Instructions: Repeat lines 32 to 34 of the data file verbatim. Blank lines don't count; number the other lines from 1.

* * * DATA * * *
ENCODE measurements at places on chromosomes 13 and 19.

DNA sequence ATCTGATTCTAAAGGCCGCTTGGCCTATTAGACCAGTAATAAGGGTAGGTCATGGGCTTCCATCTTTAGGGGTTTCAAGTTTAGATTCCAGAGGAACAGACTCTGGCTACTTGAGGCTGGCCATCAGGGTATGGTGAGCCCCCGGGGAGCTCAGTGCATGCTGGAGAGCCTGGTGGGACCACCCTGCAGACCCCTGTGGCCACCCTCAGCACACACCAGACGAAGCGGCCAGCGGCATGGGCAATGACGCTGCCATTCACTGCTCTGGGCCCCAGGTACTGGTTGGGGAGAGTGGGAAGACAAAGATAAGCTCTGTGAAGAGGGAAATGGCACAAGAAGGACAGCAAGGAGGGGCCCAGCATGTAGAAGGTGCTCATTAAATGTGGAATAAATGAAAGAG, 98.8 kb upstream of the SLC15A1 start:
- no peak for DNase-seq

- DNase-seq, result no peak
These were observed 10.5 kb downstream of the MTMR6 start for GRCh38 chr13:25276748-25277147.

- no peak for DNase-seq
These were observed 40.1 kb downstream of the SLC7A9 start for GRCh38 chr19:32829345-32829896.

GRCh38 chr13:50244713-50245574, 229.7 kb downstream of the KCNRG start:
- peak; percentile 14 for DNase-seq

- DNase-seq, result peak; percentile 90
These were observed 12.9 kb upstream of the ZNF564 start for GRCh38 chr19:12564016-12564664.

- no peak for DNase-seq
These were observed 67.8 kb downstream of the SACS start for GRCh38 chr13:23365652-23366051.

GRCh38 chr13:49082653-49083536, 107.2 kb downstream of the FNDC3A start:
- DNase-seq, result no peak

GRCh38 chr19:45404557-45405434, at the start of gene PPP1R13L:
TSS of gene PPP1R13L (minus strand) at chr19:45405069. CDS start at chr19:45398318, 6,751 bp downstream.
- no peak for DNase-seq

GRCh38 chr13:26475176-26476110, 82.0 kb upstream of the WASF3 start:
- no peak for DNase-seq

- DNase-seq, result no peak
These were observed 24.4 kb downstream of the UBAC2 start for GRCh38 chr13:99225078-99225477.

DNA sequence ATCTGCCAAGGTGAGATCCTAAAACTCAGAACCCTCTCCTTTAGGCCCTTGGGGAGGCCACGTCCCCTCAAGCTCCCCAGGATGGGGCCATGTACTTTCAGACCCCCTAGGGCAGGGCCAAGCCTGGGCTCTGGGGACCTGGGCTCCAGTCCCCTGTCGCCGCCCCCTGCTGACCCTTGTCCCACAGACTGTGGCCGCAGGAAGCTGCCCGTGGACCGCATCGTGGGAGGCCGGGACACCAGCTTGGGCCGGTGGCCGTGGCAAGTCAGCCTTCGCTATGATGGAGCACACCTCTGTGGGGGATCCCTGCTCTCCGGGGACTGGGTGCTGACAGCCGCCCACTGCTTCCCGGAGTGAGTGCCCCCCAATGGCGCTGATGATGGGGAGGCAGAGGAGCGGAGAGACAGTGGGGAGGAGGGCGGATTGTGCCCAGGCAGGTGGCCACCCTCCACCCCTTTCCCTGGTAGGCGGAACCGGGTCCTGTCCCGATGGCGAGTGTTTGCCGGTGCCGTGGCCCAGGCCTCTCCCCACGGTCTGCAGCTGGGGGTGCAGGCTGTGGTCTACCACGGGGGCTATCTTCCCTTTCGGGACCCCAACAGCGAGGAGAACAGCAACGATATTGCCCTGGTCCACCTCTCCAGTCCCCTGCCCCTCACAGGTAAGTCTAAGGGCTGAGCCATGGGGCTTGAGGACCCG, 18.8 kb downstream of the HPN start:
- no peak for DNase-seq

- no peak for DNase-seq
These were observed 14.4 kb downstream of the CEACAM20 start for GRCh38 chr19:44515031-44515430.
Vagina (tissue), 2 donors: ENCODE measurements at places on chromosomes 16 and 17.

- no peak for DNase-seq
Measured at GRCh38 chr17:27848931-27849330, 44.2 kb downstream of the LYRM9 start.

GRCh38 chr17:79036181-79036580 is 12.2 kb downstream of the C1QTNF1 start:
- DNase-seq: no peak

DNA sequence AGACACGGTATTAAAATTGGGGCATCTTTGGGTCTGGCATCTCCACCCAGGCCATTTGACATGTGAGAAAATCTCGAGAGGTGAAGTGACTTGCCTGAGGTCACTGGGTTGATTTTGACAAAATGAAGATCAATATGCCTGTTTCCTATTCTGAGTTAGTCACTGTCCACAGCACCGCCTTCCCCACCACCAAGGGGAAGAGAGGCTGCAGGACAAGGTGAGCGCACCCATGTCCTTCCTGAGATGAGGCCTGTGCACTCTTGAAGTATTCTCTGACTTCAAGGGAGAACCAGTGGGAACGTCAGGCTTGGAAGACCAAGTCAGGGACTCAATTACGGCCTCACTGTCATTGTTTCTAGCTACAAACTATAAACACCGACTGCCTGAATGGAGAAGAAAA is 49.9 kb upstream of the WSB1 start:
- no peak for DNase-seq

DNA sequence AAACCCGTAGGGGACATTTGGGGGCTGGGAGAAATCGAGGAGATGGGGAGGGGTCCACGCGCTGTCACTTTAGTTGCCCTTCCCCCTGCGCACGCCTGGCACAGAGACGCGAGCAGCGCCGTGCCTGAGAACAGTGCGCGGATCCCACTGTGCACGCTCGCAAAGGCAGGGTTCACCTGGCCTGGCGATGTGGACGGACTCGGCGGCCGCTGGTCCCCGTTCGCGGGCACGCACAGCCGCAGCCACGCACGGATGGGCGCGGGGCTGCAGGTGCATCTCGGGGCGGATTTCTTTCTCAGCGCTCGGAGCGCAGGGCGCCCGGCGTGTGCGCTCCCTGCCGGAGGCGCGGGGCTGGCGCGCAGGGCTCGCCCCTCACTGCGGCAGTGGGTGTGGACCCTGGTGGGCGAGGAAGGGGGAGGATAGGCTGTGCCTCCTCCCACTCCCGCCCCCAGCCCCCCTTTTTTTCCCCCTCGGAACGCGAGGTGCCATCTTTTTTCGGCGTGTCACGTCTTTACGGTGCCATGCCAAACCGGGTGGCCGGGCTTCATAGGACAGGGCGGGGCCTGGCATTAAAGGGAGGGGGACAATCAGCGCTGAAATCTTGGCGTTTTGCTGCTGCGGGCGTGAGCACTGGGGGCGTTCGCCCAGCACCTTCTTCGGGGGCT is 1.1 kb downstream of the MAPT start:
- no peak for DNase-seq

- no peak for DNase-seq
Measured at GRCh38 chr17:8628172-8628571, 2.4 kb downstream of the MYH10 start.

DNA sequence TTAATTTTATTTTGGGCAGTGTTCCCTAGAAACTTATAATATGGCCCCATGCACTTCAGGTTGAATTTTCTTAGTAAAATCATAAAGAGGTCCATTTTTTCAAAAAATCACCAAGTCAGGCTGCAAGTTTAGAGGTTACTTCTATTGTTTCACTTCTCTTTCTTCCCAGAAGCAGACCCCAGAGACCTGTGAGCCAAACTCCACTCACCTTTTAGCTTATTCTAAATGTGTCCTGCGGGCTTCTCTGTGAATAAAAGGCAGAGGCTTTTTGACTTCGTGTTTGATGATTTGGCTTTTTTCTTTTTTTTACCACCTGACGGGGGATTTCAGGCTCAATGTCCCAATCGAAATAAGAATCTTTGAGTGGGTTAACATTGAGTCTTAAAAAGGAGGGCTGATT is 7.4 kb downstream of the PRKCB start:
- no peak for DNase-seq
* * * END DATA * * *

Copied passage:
DNA sequence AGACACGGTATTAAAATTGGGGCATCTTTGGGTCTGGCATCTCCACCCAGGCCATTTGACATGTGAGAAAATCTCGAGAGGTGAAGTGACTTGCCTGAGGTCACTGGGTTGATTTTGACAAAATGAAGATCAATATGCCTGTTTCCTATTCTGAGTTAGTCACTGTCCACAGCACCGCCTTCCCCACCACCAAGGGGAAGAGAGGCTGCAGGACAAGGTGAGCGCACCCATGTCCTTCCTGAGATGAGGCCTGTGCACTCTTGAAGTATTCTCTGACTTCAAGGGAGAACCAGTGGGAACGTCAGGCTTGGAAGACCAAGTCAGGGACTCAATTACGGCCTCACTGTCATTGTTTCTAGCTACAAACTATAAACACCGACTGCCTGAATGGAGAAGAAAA is 49.9 kb upstream of the WSB1 start:
- no peak for DNase-seq

DNA sequence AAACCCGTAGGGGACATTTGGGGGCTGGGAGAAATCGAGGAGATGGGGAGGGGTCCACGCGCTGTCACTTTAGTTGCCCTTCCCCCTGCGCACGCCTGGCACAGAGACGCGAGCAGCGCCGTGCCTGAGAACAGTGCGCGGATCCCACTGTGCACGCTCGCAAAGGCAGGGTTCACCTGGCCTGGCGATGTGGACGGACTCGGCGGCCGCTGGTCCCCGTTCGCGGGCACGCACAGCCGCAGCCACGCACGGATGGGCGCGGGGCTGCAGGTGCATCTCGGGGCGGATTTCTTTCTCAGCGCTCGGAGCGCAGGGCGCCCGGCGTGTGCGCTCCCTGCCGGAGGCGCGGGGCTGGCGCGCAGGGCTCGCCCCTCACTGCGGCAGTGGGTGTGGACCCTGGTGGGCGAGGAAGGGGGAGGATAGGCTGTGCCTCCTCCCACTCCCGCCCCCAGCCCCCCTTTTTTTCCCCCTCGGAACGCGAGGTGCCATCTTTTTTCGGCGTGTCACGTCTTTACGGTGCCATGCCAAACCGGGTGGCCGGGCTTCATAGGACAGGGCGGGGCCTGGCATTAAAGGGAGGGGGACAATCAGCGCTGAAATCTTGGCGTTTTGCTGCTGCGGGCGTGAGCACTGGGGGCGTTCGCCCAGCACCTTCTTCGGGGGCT is 1.1 kb downstream of the MAPT start: